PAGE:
We’ll be celebrating the release of the official I Was a Teenage Exocolonist soundtrack with a team listening party at 10am PT / 1pm EST / 5pm GMT on August 19th.
Join us on Youtube to be the first to hear the full album!
Music to accompany every possible you
I Was a Teenage Exocolonist begins when you’re an innocent ten-year-old just taking their first steps on a brand new planet, and ends (if you survive!) when you reach age twenty after many trials and harrowing adventures. The mood of the game changes dramatically as your exocolony is plunged into disaster and loss. Some hardships are preventable, others inevitable no matter how many lives you live.
So it was a challenge to find a soundtrack which could represent that whole spectrum of emotions, and portray all the different people you might become during those ten years: maybe an alien-obsessed bookworm, a brave but pacifist explorer, a high-strung chef, or a kindhearted collector of oddities and odd friends.
Daniel Rosenfeld (aka C418, or “that Minecraft guy”) suggested the best way to represent all these different possible child, teenage, and adult yous would be a soundtrack made by various artists. So with the help of Gordon McGladdery from A Shell in the Pit (who are also doing our audio), I set about recruiting friends and new artists whose style jammed with what I was imagining.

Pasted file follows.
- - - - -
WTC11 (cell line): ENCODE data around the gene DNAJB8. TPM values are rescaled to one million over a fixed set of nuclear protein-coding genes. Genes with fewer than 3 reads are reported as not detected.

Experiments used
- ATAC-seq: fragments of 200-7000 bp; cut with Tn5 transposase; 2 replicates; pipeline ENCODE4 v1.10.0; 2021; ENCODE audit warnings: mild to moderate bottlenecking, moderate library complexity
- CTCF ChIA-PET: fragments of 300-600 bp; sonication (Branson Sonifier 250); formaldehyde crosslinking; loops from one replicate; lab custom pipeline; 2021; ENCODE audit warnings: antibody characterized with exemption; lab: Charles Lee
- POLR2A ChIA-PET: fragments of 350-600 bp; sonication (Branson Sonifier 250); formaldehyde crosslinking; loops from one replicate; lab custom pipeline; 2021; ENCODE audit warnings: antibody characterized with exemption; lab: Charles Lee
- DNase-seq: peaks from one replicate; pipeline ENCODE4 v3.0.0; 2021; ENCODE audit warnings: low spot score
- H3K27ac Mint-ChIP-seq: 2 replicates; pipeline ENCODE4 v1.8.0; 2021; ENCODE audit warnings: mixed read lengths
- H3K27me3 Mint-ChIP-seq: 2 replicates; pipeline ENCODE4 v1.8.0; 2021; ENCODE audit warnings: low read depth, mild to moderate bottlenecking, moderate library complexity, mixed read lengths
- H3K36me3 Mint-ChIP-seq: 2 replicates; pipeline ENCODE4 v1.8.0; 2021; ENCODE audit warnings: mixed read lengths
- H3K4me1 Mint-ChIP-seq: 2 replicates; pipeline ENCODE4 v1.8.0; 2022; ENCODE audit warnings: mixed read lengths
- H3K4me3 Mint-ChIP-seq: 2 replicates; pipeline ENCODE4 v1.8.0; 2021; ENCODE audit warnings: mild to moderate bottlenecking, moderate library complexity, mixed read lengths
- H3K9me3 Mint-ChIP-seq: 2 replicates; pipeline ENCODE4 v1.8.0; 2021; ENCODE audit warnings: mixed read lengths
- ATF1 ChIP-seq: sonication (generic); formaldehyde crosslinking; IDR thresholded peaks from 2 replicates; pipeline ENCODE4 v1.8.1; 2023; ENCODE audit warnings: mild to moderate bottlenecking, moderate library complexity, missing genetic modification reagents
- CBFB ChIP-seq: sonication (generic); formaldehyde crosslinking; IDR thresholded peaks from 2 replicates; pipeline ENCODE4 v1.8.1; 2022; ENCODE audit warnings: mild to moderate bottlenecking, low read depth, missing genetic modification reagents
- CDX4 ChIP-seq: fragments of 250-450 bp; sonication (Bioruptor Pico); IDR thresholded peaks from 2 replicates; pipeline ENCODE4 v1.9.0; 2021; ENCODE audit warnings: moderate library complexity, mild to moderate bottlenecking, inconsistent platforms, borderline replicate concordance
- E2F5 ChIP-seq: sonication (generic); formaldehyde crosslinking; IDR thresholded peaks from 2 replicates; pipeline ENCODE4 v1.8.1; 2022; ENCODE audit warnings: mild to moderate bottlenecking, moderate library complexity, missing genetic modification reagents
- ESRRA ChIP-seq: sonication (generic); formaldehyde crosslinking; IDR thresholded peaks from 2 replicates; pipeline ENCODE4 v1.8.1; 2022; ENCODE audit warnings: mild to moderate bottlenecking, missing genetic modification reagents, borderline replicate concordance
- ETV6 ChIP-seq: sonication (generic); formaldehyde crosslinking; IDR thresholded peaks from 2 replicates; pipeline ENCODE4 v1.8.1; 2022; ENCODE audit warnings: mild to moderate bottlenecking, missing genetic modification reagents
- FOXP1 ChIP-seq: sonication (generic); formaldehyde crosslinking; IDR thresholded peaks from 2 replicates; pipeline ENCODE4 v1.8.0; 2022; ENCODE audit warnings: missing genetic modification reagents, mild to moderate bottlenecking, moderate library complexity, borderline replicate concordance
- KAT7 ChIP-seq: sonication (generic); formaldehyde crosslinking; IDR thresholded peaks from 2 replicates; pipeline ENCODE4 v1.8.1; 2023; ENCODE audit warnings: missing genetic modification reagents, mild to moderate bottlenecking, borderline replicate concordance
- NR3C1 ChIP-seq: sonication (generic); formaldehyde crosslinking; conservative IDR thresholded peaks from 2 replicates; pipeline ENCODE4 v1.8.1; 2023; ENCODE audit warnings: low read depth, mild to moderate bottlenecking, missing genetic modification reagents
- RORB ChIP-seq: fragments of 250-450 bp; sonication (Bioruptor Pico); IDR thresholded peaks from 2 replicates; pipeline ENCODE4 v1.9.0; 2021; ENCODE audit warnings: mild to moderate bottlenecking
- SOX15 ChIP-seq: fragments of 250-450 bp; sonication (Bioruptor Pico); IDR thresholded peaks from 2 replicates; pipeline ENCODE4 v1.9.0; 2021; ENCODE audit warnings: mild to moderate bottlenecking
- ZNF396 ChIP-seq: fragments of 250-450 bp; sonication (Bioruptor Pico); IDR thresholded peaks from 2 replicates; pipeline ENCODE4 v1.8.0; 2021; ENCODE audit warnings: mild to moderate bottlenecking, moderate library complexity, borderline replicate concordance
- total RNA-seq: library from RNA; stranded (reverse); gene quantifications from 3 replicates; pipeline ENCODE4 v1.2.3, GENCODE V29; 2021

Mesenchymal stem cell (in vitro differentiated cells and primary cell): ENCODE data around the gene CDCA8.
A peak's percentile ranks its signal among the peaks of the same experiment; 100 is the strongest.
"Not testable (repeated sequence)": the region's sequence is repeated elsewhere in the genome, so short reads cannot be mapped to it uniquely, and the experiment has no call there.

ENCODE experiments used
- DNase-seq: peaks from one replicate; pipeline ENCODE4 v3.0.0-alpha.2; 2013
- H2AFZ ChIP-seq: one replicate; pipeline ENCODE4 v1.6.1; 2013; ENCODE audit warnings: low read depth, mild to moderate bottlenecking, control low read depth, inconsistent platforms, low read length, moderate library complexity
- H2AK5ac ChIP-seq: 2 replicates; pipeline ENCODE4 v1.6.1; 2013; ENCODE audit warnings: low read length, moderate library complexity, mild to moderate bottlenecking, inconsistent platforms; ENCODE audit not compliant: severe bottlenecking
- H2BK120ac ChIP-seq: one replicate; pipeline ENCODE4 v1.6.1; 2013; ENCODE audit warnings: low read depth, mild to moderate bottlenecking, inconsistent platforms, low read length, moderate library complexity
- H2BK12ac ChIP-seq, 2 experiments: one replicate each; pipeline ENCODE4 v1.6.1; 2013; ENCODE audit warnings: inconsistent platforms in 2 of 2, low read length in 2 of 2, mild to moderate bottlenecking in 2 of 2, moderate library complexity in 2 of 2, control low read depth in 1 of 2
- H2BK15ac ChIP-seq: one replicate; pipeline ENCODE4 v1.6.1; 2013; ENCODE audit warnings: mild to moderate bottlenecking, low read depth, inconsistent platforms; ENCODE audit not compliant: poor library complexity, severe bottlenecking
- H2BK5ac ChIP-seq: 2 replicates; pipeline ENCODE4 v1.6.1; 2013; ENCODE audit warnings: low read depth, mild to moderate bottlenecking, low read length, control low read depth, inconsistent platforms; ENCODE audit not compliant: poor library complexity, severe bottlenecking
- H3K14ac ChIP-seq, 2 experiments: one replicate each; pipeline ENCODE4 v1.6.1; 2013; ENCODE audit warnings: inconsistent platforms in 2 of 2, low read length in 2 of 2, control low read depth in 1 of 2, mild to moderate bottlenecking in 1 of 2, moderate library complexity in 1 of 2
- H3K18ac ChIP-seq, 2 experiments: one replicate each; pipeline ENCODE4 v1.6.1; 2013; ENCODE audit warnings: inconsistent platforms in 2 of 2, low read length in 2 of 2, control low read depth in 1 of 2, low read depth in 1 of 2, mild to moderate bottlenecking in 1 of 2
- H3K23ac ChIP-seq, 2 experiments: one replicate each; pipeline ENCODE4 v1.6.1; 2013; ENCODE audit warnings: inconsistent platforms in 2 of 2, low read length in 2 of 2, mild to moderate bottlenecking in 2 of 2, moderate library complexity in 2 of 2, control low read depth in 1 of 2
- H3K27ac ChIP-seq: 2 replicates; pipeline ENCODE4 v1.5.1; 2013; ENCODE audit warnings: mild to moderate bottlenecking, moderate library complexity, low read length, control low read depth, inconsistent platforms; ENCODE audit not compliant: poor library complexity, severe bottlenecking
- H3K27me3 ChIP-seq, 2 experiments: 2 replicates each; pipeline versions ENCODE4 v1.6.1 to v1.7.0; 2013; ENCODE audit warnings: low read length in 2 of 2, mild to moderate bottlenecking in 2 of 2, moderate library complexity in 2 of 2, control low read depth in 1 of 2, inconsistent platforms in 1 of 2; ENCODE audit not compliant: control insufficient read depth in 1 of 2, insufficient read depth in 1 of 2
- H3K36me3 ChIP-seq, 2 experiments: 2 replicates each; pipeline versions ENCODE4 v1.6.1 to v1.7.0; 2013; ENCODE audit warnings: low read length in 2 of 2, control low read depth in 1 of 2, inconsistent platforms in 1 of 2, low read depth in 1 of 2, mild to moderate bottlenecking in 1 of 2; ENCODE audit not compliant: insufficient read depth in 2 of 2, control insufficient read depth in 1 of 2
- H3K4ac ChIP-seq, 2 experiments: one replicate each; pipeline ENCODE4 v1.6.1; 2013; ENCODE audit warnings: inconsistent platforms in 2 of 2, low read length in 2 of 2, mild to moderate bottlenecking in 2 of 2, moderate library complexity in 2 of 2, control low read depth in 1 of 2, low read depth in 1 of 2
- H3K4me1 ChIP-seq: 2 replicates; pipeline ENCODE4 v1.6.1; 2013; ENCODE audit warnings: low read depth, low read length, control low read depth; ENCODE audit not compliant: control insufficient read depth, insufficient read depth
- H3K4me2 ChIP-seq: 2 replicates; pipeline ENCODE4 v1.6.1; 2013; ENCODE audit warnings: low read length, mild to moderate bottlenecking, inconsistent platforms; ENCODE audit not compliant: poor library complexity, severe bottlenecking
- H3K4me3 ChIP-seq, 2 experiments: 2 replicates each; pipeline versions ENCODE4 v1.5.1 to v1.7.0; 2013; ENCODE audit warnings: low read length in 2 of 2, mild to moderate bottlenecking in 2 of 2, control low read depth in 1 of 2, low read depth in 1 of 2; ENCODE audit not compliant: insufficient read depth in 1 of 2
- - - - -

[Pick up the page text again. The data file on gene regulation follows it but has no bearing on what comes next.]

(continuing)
The result is 27 tracks totaling 2 hours, featuring these 14 artists:
Gordon McGladdery (A Shell in the Pit)
Daniel Rosenfeld (C418)
Shannon Mason (Pongball)
Andrew Rohrmann (scntfc)
Gabriel Koenig (Ghost Time Games)
Kiyoshi Iio (Koku)
Al Diaz, Rupert Lally and Espen J Jörgensen
Boris Potschubay (Jogging House)
Tim Rich (Crooked Walking)
Finding the Style
It starts with a playlist.
I put together a playlist of inspirations with some of my favorite game soundtracks (Stardew Valley, Wandersong, Jettomero, and yes Minecraft), some ambient electronic artists with heavy synths (Boards of Canada, Jean-Michel Jarre, Hologramme, Home), and some cool instruments (Plaid, Four Tet, Rone, Nine Inch Nails). Plus more tinkly piano, new age (Enya!), Beyoncé and Bulgarian choir to keep things weird.
Exocolonist is science fiction after all!
One spooky and melancholy sound I was particularly into was instruments recorded then played backwards, a prompt I gave artists along with the playlist.
I split the soundtrack into 3 parts:
1) First half of the game: innocent, bright and optimistic
2) Second half of the game: moodier, more tense and eerie
3) Exploration biomes: ambient and naturey
Some tracks appear throughout both halves of the game to tie it together. They’re all also divided up by season, matching light piano to the glittering peace of Quiet season, and darker synths to the mysterious tension of Glow season.
The exploration areas where you go to survey, forage or hunt are some of the most beautiful parts of the game, and I felt needed longer more ambient tracks to illustrate how it feels to be away from the bustle of the colony. A friend was discussing modular synths on his stream one day and played a sample of Jogging House‘s YouTube videos: